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Art Lande: Revealing the Infinite

Florence Wetzel By

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Born in New York City on February 5, 1947, pianist and drummer Art Lande has been a font of creativity throughout his long and multifaceted career. Lande grew up in Long Island and started studying piano at age four; he attended Williams College, then moved to the San Francisco Bay Area in 1969. During the early 1970s, Lande played electric piano in a jazz quintet with bassist Steve Swallow, and from 1973 to 1986 he recorded for ECM with his group Rubisa Patrol and with saxophonist Jan Garbarek, bassist Gary Peacock and multi-instrumentalist Paul McCandless. In addition, Lande has played with a host of jazz luminaries over the years, including trumpeter Chet Baker, bassist Charlie Haden, trumpeter Woody Shaw and saxophonists Joe Henderson and Ravi Coltrane. Altogether, Lande has appeared on over 70 albums and composed over 250 songs, plus collaborated with a broad range of dancers, visual artists and poets, including Beat legend Allen Ginsberg.

In addition to Lande's prolific recording and performing career, he is a masterful jazz educator. He has taught in a wide variety of settings, including several European schools, the Cornish College of the Arts, Naropa University and the University of Colorado Boulder, and he counts among his students notables such as pianists Fred Hersch, Kenny Werner and Myra Melford. Since 1987, Lande has been based in Boulder, Colorado, where he is helping raise the next generation of musicians. In saxophonist Danny Meyer's comprehensive 2011 interview with Lande ("Art Lande Interview: Part 1"), Meyer says: "Students of Art Lande include keyboardist Erik Deutsch, drummer Colin Stranahan, members of Kneebody, drummer Mike Thies and just about every other great musician to come out of Colorado. Moral of the story: If you're in Colorado, take some lessons with Art Lande. Seriously."

In his recordings, performances and classes, Lande combines an incisive, wide-ranging musical knowledge with an openhearted approach to music and musical relationships. His generous spirit is reflected in his sound, which cheerfully evades all boundaries and welcomes all listeners.

Chapter Index
Sectarian and Nonsectarian Music

Playing Piano and Drums

Writing About Music

Proud of All of Us

Music and Love

Sectarian and Nonsectarian Music

All About Jazz: Can you define the difference between what you call "sectarian" and "nonsectarian" music and perhaps talk about your journey with the two?

Art Lande: Sectarian music is about style-based music, and nonsectarian music comes out of the individuals or the relationships between the players themselves. These two kinds of music are a little different, and there is also a place where they meet.

Sectarian music, or style-based music, would be saying, "OK, there is a tradition of jazz standards, or there's a tradition of salsa music, or there's a tradition of blues," or whatever. There are people who go really deep into these styles, and maybe that's all they do, or maybe they get really interested in different kinds of music at different times. I have done this, too; when I was playing in salsa bands, then it interested me more to go into salsa. I don't think I ever played salsa totally pure, because I already had my own ideas of how I wanted to hear the music, and as an improvising musician, I was always encouraged to contribute beyond what was exactly typical.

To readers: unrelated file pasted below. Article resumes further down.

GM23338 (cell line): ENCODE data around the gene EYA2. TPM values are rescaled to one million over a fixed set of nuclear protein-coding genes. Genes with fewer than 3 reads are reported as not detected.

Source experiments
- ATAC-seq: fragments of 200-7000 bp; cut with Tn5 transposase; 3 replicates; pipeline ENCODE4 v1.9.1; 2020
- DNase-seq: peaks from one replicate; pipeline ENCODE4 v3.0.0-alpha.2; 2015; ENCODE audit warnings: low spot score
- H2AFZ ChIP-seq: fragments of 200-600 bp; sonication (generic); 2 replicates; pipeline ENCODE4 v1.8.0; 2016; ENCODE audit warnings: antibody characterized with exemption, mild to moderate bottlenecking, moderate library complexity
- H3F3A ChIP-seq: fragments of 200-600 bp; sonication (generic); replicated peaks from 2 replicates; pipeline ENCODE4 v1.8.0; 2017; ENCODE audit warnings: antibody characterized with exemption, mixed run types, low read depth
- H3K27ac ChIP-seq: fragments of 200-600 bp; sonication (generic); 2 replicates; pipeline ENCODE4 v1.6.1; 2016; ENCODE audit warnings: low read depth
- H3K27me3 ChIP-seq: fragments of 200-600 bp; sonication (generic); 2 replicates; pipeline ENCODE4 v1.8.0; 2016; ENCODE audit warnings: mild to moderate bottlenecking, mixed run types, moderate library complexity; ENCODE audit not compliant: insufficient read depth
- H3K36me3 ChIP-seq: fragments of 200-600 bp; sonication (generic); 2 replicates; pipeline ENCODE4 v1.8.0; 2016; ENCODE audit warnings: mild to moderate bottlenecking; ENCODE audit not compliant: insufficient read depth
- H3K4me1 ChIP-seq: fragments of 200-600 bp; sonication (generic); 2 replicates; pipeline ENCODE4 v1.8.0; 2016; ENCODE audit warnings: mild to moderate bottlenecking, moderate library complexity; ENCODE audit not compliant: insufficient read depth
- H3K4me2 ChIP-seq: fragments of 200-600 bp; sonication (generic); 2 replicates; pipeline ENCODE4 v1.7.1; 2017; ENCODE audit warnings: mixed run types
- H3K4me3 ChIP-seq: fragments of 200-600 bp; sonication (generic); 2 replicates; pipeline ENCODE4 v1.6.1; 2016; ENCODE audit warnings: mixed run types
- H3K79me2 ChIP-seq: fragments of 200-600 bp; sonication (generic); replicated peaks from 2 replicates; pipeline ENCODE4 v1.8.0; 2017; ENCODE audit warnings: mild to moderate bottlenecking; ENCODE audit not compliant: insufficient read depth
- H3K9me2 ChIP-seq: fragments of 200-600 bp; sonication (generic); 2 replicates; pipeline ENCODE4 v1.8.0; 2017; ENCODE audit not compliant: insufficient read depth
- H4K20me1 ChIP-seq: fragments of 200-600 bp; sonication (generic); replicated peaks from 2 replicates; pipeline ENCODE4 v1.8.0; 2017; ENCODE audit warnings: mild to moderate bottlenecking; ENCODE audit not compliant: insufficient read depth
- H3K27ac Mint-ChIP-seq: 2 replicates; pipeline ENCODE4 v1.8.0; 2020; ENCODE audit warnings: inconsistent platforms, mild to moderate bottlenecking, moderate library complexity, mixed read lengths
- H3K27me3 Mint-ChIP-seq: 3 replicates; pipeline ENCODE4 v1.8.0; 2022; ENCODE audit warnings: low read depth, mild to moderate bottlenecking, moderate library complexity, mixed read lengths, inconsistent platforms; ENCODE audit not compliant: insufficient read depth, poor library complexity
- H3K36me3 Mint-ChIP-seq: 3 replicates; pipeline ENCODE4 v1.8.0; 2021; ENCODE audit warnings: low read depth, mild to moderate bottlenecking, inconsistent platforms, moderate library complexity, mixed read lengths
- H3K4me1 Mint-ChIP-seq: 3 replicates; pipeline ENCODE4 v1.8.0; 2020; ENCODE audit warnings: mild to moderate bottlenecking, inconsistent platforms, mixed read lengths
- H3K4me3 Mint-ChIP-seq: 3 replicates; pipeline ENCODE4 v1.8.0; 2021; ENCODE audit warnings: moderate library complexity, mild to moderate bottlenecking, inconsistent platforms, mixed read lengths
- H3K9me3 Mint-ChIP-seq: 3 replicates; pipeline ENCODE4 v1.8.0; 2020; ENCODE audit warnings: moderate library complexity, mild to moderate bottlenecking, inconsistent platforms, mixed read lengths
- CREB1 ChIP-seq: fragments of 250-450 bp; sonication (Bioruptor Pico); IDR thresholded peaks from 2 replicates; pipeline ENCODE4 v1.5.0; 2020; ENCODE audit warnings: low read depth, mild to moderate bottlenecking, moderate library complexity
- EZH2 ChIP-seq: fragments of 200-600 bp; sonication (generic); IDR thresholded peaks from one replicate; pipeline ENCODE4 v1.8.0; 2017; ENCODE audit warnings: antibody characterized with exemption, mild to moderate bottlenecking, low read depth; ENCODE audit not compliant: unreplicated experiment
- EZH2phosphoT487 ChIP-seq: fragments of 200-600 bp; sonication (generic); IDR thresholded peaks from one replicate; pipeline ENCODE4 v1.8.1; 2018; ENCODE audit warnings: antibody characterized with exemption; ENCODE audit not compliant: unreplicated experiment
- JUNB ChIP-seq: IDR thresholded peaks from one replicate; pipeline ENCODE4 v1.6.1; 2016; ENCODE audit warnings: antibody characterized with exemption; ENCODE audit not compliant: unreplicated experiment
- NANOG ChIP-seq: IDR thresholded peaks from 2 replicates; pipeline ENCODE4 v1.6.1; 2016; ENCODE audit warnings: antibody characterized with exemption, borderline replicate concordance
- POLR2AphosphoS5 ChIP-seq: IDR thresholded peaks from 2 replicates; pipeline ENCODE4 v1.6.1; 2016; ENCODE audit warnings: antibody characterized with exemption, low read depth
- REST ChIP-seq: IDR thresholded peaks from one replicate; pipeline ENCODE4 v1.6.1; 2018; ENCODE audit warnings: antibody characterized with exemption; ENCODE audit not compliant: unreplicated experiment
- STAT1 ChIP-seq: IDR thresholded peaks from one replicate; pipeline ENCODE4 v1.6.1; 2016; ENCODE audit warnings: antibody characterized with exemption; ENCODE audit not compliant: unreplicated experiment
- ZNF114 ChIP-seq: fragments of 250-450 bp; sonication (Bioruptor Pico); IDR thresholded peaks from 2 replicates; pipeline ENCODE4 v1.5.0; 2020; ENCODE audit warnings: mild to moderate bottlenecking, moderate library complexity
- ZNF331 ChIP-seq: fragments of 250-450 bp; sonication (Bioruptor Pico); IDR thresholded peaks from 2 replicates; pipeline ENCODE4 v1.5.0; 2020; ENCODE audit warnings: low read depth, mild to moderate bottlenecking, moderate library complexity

I think there's a lot of music where people get really good at a certain way of playing, and they do a lot of typical things, and maybe they add a little bit of their own self. To varying degrees, the people they play with invite or encourage uniqueness or individuality—or what I call "contributions"—to that kind of style matrix. You can feel when people are welcoming of that or when they're not so welcoming. It can be a specific club or audience or record label or player or composer. They're saying, "Now this music has to be done in this way. You would never do that in this kind of music. Oh, you're playing too many notes here." Or sometimes nobody even says anything, but you can feel whether you're invited to come out of that matrix and express yourself in that world and maybe add other things that are not usually done in that world. You can also feel when it's not so welcome. So you kind of learn through association. You play with people and you go hear music, and you realize, "This is bebop, and it's going to sound like how bebop sounded in the '50s," or "This is funk jazz, and they're not going to play any tints that don't have that backbeat in it," or whatever it is.

For me and for a lot of people in my generation, we've played and listened to a lot of music and a lot of styles. This is becoming more and more true nowadays because people have access to every kind of music, and there are musicians who are conversant in quite a lot of styles. Some people go really deeply, whether they're from Mississippi or Bulgaria and therefore know how to do that particular music, or they've just immersed themselves in that particular style. They're deeper into it sometimes than the people who originated that style.

What interests me more for my own path is to connect with people who maybe are conversant with a lot of different styles, but are more interested in their own personal music and are not style based. The styles can change from piece to piece, or even solo to solo, or moment to moment. Or there's a lot of things in the music that are ambiguous, that are not about style, and therefore it's what I call a "nonsectarian music," which is very personal. It's like: Well, what kind of music is it? It's the way I'm playing, or it's the kind of music that me and him and her are playing—which is no kind of music. It's about how we relate; it's just a style of relating.

If you play this way, the music has a sound or a way of functioning, but to me it's wider. This can be something very specific that happens for a certain tune or a specific period of time. Maybe you can't even talk about it, or maybe you can: "Oh, this is a certain world that we visit that works like this." It can sometimes be hard to pinpoint: Well, is that southern manners, or is that New York stand-up-for-yourself relations? Maybe it's discussed, and maybe it's not, but the music evolves more out of personal being-ness and out of connections with others and your experience of these different worlds of style.

So in a moment I could be more relating to Bach and then in the next moment to Jimi Hendrix, but I'm not really thinking about that. I'm just being open to the moment and being open to the connection. And if some drummer does "Ptooh!" and then I'm not so solidly in the Jimi Hendrix world, it's because something they did triggered an association. So that's how I see it.